Dress and weddings
The Giriama people have adopted their own traditional method that is arranged by the parents where the bride is ‘priced’ and given to their sons. Marriage may occur with all cousins except a patrilateral parallel cousin, and into all clans except the patri-clan (Parkin, 1991, p. 236) The price would typically be in the form of liquor. Like many other wedding traditions, a Giriama wedding consists of music, dancing, gifts and the fathers-in-law would bless the new couple by spitting water onto the chests of the couple. The people of Giriama have a variety of fashion as traditionally they were involved in foreign trade, trading their iron for foreign clothing wear. “Although some of the younger generation have adopted Western dress, most Giriama still wear imported cloth wrappers; the elders wear a waist cloth and carry a walking stick; and some Giriama women still wear the traditional short, layered skirts which resemble ballet tutus. (Brantley, 1981, p.6)
The Giriama are mainly farmers. The Giriama produced numerous goods that would boost its economy through the distribution of reared cow, goats and sheep. The Giriama also grew numerous crops that would be essential for the foreign market such as cassava, maize, cotton, millet, rice, coconuts, cassava and oil palms. The majority of the trade that Giriama involved with was with the Arabs and Swahili which they trades their grown crops and essential materials such as iron for foreign goods such as beads and clothes from overseas.
There are numerous religions and traditions that the people of Giriama people practice. Some people follow the traditions of the past whilst some indulged in the faith of Islam or Christianity after the influence of the foreigners such as the British or Arab. The Giriama people traditionally believed in the spiritual god ‘Mulingu’ and the religion “lacked priests, territorial or spirit-possession cults, or even an innovative leader to translate old customs, such as the eradication of witchcraft” (Brantley, 1981, p. 4). Instead, traditional Giriama religion revolves around the “realms of conversion practices, spirit discourses and spirit possession, divination, ritual code switching, and other ritual forms” (McIntosh, 2009,p. 4).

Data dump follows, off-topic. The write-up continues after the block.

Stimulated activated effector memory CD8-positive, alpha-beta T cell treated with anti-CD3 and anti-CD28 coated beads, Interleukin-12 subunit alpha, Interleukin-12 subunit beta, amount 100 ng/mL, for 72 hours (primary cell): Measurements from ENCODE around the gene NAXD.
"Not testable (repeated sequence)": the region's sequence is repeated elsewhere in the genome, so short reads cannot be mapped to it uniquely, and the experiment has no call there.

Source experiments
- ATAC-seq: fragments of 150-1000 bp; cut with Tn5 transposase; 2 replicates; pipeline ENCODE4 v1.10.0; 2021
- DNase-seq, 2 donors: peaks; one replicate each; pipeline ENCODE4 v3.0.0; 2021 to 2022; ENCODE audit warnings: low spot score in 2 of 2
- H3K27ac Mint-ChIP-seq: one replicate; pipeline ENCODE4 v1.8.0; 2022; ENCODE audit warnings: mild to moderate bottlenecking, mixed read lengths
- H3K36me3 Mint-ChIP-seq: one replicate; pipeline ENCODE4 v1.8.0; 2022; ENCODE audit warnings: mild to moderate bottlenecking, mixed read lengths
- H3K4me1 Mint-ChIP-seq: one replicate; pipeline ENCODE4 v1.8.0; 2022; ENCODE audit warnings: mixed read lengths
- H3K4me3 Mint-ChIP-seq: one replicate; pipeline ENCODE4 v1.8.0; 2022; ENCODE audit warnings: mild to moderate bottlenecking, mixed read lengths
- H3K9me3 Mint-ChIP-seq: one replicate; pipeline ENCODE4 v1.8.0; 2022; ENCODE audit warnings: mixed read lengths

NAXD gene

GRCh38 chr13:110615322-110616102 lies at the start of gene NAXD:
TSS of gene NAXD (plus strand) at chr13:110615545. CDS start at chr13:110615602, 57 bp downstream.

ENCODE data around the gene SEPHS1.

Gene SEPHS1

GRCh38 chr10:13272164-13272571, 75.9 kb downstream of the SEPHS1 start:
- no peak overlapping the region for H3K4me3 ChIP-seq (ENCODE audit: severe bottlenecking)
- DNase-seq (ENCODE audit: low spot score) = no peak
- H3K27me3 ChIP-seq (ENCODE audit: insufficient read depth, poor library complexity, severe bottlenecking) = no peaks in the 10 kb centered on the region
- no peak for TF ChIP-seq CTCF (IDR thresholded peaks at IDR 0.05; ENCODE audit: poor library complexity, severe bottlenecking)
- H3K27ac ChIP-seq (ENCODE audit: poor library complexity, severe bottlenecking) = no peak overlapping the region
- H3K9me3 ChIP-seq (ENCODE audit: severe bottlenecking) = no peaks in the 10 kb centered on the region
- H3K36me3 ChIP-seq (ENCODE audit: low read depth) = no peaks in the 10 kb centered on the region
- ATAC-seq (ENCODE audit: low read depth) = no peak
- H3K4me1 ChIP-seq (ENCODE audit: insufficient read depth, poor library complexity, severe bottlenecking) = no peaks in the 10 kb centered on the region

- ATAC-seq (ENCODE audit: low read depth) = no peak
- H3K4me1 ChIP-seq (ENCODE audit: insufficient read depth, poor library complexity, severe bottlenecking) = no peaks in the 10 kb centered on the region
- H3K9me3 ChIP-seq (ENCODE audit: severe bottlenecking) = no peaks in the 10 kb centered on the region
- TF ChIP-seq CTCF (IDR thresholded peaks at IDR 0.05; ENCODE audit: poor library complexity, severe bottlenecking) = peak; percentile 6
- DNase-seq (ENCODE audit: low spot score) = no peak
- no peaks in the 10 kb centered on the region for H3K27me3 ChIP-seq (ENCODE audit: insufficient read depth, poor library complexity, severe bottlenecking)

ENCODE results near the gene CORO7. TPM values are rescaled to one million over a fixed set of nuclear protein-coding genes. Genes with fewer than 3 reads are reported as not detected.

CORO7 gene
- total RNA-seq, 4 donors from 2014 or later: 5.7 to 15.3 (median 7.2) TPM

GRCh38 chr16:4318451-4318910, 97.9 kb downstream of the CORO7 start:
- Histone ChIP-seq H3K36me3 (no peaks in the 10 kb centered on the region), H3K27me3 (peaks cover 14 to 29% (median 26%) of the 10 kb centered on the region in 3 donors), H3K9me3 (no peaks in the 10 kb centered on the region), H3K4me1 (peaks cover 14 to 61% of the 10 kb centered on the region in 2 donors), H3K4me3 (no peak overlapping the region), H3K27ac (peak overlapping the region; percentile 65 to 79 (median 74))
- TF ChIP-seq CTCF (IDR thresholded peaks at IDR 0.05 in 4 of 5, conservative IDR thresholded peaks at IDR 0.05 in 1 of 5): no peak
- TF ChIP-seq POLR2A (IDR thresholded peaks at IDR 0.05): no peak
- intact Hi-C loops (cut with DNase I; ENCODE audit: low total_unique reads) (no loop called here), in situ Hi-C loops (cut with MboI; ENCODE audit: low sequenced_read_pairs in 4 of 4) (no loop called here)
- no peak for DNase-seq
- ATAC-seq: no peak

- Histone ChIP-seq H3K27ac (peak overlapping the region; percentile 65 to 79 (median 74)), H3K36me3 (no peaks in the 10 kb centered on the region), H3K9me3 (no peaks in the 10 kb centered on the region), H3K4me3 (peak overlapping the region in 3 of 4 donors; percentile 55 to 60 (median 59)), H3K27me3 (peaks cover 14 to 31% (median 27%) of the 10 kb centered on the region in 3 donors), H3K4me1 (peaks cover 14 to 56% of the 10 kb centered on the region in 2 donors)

Through their belief In Mulingu, the Giriama people would carve hardwood in the shape of human beings called Vigangon which would be offered as sacrifices to Mulingu to oppose calamities such as sicknesses and environment dangers. Traditional Giriama religion is still being practiced today, however majority of the Giriama people have converted to either Christianity or Islam. Giriama have long been pressed to convert to Islam by Swahili and Arab patrons, employers, and prospective kinby-marriage, but for at least forty years, these pressures have taken supranatural as well as social forms.. (McIntosh, 2004, p. 93).
Brantley, C. (1981). The Giriama and Colonial Resistance in Kenya, 1800–1920. University of California Press.
Beckloff, R., Merriam, S. (2009). LOCAL AGRICULTURAL KNOWLEDGE CONSTRUCTION AMONG THE GIRIAMA PEOPLE OF RURAL COASTAL KENYA. The University of Georgia.
McIntosh, J. (2004).RELUCTANT MUSLIMS: EMBODIED HEGEMONY AND MORAL RESISTANCE IN A GIRIAMA SPIRIT POSSESSION COMPLEX. The Journal of the Royal Anthropological Institute, Mar., 2004, Vol. 10, No. 1 (Mar., 2004), pp. 91–112.
McIntosh, J. (2009). The Edge of Islam: Power, Personhood, and Ethnoreligious Boundaries on the Kenya Coast. DURHAM; LONDON: Duke University Press.
Parkin, D. (1991). The Sacred Void: Spatial Images of Work and Ritual among the Giriama of Kenya (Cambridge Studies in Social and Cultural Anthropology). Cambridge: Cambridge University Press.